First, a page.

First lamb.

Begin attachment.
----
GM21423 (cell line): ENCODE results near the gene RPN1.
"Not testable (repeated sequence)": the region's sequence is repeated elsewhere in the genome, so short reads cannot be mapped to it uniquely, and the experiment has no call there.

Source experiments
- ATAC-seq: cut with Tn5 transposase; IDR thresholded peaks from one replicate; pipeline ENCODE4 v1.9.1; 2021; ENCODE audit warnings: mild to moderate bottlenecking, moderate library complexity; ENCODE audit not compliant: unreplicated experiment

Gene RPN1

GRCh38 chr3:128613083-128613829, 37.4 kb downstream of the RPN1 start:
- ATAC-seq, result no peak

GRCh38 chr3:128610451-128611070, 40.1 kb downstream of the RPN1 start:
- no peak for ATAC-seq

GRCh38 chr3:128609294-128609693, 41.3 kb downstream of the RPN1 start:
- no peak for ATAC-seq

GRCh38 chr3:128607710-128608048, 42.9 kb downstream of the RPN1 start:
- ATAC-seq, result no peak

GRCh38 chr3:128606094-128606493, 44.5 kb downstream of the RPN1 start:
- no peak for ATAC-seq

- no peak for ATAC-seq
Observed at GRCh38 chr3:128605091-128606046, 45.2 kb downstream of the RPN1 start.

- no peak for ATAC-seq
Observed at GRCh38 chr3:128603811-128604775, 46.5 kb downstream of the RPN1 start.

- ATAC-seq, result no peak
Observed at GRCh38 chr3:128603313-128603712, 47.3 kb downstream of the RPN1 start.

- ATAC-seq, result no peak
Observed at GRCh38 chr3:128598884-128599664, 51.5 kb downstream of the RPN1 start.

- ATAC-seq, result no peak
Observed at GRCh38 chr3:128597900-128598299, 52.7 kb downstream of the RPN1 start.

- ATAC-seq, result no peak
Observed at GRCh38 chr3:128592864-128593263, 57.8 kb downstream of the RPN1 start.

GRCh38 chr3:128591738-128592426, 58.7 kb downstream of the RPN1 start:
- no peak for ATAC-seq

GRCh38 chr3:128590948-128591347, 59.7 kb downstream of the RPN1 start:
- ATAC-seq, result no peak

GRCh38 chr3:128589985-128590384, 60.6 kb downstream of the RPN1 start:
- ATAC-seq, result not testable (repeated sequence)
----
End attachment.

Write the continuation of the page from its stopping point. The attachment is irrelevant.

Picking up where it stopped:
Good morning from The Potting Shed.  Good grief.  I knew it had been a long time since my last letter but I see from the Joe Vinks story below, that it was June 25 since my last post!  I’m sorry for my absence, but such a lot has been happening at The Potting Shed as we prepare for Spring.  Truckloads of new products have been arriving, lots of special orders to fill, obelisks and espalier frames to be made, gardens and pots to be planted up for Tulip Time  … and so the days quickly turn into weeks and then into months.  I’ve been putting off writing my blog, unable to think where to start.  Or start again, in my case.  Anyway, nature always gives me solutions to every problem.  And this very frosty morning (minus 3 when I awoke!)  after my breakfast and once the sun had burned away the mist, I strode out to survey our flock of Suffolk ewes to see if lambing had begun.  Usually I’m confident about the lambing dates but this year, our rascally ram George broke through the gate to be with his girls and my planning rather went out the window!   But I knew we were likely to see some action this week so I’ve been careful to watch everyone.  Out I went into the freezing, frosty morning and the first thing I saw was a spectacular flock of sulphur crested cockatoos in the vegetable garden.  Actually a grouping of parrots is referred to as ‘a company‘ or birds in general are a flock if on the ground and a flight if in the air.  Not sure what you call them if they are sitting on posts in a vegetable garden!  Anyway, I love them.  They are so playful and naughty. They love showing off and strangely this morning  it was as if they were trying to show me something.  They all took flight in a blur of white and sulphur, and swooped out over the garden to the fields beyond. And as my eye followed them, I spotted our first lamb of spring.  Tiny and black like a little spider wobbling over the frosty grass, there she was.  Perfect.  It’s a miracle how these little babies born in freezing temperatures get quickly up to have their first feed and then imitate their mothers and begin to try and graze.  Suffolk lambs are all born black and then eventually turn white retaining only the black face and legs.  We love them and lambing always marks the turn from winter to spring.  This year we’ve put the donkeys in with the flock to help protect the lambs from foxes … which, I see from Wikipedia, are known, when in packs as a leash, a skulk, or an earth.  We learn something new every day.  Anyway, we have five donkeys, including baby Phoebe who was born just before Christmas, so I’m hoping her mother Clementine, father Digby, along with Annie and  Ned Devine  will all be aggressive towards foxes to protect her.  It’s always an anxious time as the foxes are hungry and needing to feed their young and every year we have losses. All heartbreaking.  So, though I have been feeling a bit overwhelmed at how on earth I’m going to manage lambing on top of everything else at the moment … this first arrival set my heart soaring and I now can’t wait to see a paddock full of lambs gambolling about in the spring sunshine.  I’ll just get up a little earlier each day to fit it all in.  After all, nothing wonderful is ever achieved without a bit of extra effort.  Is it?  Have a lovely day.  M x x x 

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